Iran’s largest lake is dying, but it’s giving new life to antigovernment protests along its receding shores.
Lake Orumieh, one of the world’s largest saltwater lakes, has shrunk by some 60 percent in recent years due to drought and misguided development policies. Environmentalists warn that unless something is done, the lake will disappear forever.
This dire prospect has put locals who depend on the lake on edge. And seeing as the lake straddles the border of Iran’s East and West Azerbaijan provinces, centers of the country’s ethnic Azeri population that have a rich and volatile history of protest against Tehran, the central government is on edge too.
Tensions over the lake’s falling water levels boiled over last week, after parliament, the Majlis, decided against local lawmakers‘ proposed fast-track solution to the problem in an August 17 vote. Scores of locals took to the streets of Orumieh (aka Urmia) on August 27, and open conflict with security forces ensued.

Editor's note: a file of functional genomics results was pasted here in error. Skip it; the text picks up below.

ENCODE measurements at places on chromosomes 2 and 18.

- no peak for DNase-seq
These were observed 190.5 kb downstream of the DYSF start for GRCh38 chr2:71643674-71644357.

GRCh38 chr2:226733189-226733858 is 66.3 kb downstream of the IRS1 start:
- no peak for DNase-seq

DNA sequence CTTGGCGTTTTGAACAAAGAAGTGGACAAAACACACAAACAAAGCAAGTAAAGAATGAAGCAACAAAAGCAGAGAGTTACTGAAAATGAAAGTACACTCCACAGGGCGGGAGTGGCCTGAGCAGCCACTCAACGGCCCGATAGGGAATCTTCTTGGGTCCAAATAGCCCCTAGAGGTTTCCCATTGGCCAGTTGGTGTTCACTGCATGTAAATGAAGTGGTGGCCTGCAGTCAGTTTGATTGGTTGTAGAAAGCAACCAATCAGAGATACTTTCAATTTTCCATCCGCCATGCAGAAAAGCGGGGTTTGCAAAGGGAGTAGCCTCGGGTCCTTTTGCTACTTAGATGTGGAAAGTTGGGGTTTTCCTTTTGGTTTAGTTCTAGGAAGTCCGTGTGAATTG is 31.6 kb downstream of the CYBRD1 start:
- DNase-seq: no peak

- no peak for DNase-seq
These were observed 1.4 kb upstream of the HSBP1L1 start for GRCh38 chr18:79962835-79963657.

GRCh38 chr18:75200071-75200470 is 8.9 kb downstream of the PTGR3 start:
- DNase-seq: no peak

„Let’s cry and fill Lake Orumieh with our tears,“ protesters chanted in Orumieh, as well as, „Lake Orumieh is dying; the Majlis is issuing its death sentence“ (see video here).
And what might have been heard loudest by the authorities — already sensitive to any signs of a return of the large-scale protest that followed the country’s 2009 presidential election and wary of any outward signs of ethnic discord in the country’s Azeri regions — were chants like these: „Azerbaijan rise up and cry out,“ and „If Azerbaijan doesn’t rise up, it will lose.“